I have a 1100KV brushless DC motor (turnigy d3548/4) rated maximum voltage 19V i want to run it at 25V assuming low load as i mostly need the higher rpm !

whats are the effects of this higher voltage on the motor electrically(coils insulation) and mechanically ?

  • 1
    \$\begingroup\$ 1100 KV (kelvin volts? I assume you mean kV, kilo-volt) is a 1.1 MV (million volt) motor and you want to run it at 25 V? Welcome to EE.SE. Units and symbols have particular exact meanings. Please modify your question to clarify and provide links or extracts for any relevant data sheets. \$\endgroup\$
    – Transistor
    Mar 18, 2016 at 10:26
  • 2
    \$\begingroup\$ @transistor KV refers to the rpm constant of a brushless motor - it is the number of revolutions per minute that the motor will turn when 1V (one Volt) is applied with no load attached to the motor \$\endgroup\$
    – HandyHowie
    Mar 18, 2016 at 10:46
  • 1
    \$\begingroup\$ @transistor Probably you never looked at motor spec., it menas 1100rpms/1V, 19V is cca. 21kRPM final speed \$\endgroup\$ Mar 18, 2016 at 10:57
  • \$\begingroup\$ It may fall apart due to centrifugal force. \$\endgroup\$ Mar 18, 2016 at 10:58
  • \$\begingroup\$ There was no link to a spec. :^) \$\endgroup\$
    – Transistor
    Mar 18, 2016 at 11:01

2 Answers 2


If you want to run the motor at a higher speed, the most serious mechanical problem is the rotor bursting, though you will also have higher windage losses, and there is also the potential for unbalance vibrations.

Windage load

These rise as the cube of the speed. As you say the motor will have low load, you may be able to accommodate the extra power to overcome this loss without overheating the motor. The cooling will improve at higher speeds as well.

Rotor bursting

The bursting force on the rotor rises as the square of the speed. This means a 50% increase in speed results in 1.5^2 = 2.25 times the bursting force.

With an outrunner motor, the rotor consists of permanent magnets, and an iron return path, that is, a composite structure. How much strength margin has the manufacturer built into it?

Before I used a motor at significantly higher speed than rated, I would spin the motor (either electrically, or passively by using an electric drill or something) to at least 2x the intended maximum speed. This would give a strength margin of 4x.

Unbalance vibrations

A motor does not need to be as accurately balanced at low speed, so it may not be well enough balanced for a higher speed. Run it through and a little above your intended speed to check.

  • \$\begingroup\$ @OleksandrR. I understand we don't share the same view of the precautionary principle, which is fine, this is a public forum, speech is free. I'm not sure whether you disagree with 'test it faster than you intend to run it' in principle, or the factor of 2x in speed = 4x in force in particular? I look forward to reading a more useful answer. Please feel free to remove your upvote, and post your own answer to this question. \$\endgroup\$
    – Neil_UK
    Mar 19, 2016 at 8:36
  • \$\begingroup\$ I don't disagree with your exhortation to be cautious. I just think that when the test is done and the motor almost certainly doesn't suffer rapid catastrophic mechanical failure, the result will not be very useful and could even lead to a false sense of security that it can operate normally in this condition. In reality, the bearing life will be reduced significantly, so the motor will likely fail anyway, but after some indeterminate time. Your answer is accepted, so there is no point in my posting another. I will just delete the comments, since OP seems to be satisfied with your account. \$\endgroup\$ Mar 19, 2016 at 13:21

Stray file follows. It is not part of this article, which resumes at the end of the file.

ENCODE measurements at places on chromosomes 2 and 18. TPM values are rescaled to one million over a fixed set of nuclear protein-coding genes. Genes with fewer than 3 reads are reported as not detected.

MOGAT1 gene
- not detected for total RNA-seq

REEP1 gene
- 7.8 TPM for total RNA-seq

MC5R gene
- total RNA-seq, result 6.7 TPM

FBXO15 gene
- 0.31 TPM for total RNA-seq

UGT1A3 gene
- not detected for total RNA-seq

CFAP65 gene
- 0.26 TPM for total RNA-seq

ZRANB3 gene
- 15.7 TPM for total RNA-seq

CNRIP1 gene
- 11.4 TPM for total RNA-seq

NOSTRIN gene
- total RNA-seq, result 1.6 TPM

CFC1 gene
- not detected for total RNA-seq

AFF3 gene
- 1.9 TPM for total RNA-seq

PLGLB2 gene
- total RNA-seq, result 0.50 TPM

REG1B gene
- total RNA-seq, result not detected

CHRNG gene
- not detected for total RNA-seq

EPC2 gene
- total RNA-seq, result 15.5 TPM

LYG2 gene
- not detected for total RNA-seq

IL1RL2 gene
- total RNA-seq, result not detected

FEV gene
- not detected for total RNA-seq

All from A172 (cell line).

We have a pump application where we run a 14v rated brushless motor at 24v without issues. The core issue is really total watts, within reason. A motor basically becomes a large dc dc converter anyway, for sure under pwm conditions.

You'll have to keep rpms within spec of course.

Some approximate values from this setup at the same load and rpms are -

24v @ 0.90 Amps

20v @ 1.05 Amps

16v @ 1.25 Amps

  • \$\begingroup\$ well this means it draws less current at same load meaning no extra heat generated that would make the coil isolation fail ? do u go to full throttle at 24V setting with no problems ? i'd appreciate if u explain further what u mean by "for sure under pwm conditions" \$\endgroup\$
    – MTF_09
    Mar 18, 2016 at 12:29
  • \$\begingroup\$ Those numbers suggest you are stalling the blades and shifting less air at higher speeds. OTOH if you're changing the blade configuration to achieve the same delivered power (or volume or thrust) at different speeds, they look more reasonable. But I'm guessing at those power levels you're not operating anywhere near 20000 rpm!. \$\endgroup\$ Mar 18, 2016 at 13:00
  • \$\begingroup\$ This looks like you are supplying a higher voltage to the controller, but running the motor itself under the same conditions of speed, load etc, so the controller is doing its buck stepdown thang into the motor windings. The OP specifically asks about higher speed \$\endgroup\$
    – Neil_UK
    Mar 18, 2016 at 13:48
  • \$\begingroup\$ Within the precision of your figures, the motor is dissipating the same power in all 3 cases. In turn, this means that the pump is operating at the same RPM and load and suggests, as Neil_UK stated, that the motor controller is absorbing the voltage differences, but the motor is essentially being driven at the same power. I hope you don't think you're getting better pump output at the higher voltage. \$\endgroup\$ Mar 18, 2016 at 14:58
  • \$\begingroup\$ Its a pump, running at 4000rpm. Not sure why this deserves a downvote anyway. It is real life figures from years of operation. \$\endgroup\$ Mar 18, 2016 at 16:07

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